Romanian minister suggests food price hike to reduce waste

Romania throws away over two million tonnes of food every year. [Shutterstock]

Romanian Agriculture Minister Achim Irimescu says that food waste could be reduced by raising the price of food, adding that his countrymen do not appreciate its true value. EURACTIV Romania reports.

“They fill up the fridge and then have to deal with a lot of expired items. I admit it has happened to me. One solution to reducing petrol and fossil fuel consumption is to raise the price, so the same can probably be done in the food market. If a kilo of meat is priced right, then people will take more care,” the minister insisted.

Irimescu believes that this could lead to a change in mentality regarding the purchase and consumption of food.

Commission announces platform on better management of food waste

In an effort to meet its UN food waste goal by 2030, the European Commission has announced the creation of a new platform on food loss and waste.

“Humanity is heading towards a food crisis. I think it would be more useful to change people’s way of thinking and I believe Romania has the capacity to solve this problem,” the minister said.

He added that his ministry has set up a working group comprised of 25 public and private entities that hope to come to a long-term solution regarding food waste.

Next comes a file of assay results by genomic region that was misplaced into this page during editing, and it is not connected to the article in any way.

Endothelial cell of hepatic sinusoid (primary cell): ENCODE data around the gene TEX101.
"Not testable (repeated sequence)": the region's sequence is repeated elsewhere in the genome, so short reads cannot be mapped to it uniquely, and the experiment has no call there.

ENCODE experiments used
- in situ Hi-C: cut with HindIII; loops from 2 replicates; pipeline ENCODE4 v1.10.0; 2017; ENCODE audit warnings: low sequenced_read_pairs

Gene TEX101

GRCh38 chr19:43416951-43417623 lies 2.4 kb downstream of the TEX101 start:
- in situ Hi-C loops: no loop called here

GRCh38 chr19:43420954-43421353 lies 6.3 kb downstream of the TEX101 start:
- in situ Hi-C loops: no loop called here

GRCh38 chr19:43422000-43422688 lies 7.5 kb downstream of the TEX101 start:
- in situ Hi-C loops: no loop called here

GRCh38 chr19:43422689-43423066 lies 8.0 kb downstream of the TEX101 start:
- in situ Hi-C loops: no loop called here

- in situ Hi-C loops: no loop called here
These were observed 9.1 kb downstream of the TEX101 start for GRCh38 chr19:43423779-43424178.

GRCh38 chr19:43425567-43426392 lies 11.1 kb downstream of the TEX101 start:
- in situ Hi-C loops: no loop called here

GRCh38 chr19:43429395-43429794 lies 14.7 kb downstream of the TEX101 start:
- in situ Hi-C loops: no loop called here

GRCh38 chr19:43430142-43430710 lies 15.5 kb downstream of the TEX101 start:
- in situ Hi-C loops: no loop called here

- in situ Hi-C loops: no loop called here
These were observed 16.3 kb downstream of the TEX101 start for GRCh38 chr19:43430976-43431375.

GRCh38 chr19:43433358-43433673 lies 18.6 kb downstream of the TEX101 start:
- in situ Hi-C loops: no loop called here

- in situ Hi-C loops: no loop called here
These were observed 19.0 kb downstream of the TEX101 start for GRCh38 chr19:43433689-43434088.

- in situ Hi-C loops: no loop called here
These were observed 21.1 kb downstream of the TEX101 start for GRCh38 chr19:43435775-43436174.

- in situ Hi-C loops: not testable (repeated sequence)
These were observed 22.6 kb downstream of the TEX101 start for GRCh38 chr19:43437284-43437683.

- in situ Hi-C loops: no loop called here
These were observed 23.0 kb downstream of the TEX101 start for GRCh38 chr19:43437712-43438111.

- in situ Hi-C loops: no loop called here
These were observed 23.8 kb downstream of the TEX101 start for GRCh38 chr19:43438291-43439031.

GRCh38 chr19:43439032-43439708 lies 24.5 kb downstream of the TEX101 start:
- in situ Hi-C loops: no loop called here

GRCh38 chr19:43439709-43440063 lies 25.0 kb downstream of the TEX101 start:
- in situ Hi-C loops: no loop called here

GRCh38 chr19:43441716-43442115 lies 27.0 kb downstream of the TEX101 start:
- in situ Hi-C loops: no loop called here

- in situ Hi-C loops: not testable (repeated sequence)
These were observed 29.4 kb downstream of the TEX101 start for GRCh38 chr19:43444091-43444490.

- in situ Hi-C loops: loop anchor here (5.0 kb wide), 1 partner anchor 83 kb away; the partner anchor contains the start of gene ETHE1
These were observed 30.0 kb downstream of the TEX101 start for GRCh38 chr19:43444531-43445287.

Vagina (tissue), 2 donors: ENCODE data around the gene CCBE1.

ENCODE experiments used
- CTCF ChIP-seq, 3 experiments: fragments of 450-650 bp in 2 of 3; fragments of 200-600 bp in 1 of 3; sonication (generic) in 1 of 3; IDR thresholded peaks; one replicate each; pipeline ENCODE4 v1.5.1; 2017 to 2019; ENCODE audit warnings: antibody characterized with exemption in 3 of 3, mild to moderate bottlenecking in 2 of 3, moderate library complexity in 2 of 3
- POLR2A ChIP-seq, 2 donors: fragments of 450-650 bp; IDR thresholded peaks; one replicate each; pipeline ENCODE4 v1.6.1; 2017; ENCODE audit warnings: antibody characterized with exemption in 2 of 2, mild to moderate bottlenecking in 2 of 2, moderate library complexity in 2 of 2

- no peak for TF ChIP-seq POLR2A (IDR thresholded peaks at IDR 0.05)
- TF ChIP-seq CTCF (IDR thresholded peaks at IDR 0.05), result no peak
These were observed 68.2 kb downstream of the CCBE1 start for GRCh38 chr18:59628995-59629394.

“We all know that currently, in the EU, we would not be able to produce affordable products for consumers without subsidies,” he warned. The minister also lamented the amount of money that the EU has to spend on agriculture every year, some €40 billion.

Irimescu praised schemes that many Western European countries have implemented, where close-to-expiring food is made available at a moderate price to those who could not otherwise afford it, adding that “we are interested in throwing away as little as possible”.

Romania, according to official statistics, throws away 2.5 million tonnes of food a year.

French food waste could feed ten million people

France wastes enough food every year to feed ten million people, or cut national greenhouse gas emissions by 3%, according to a study published on Thursday (26 May) by the French Environment and Energy Management Agency (ADEME).  EURACTIV’s partner Journal de l’Environnement reports.

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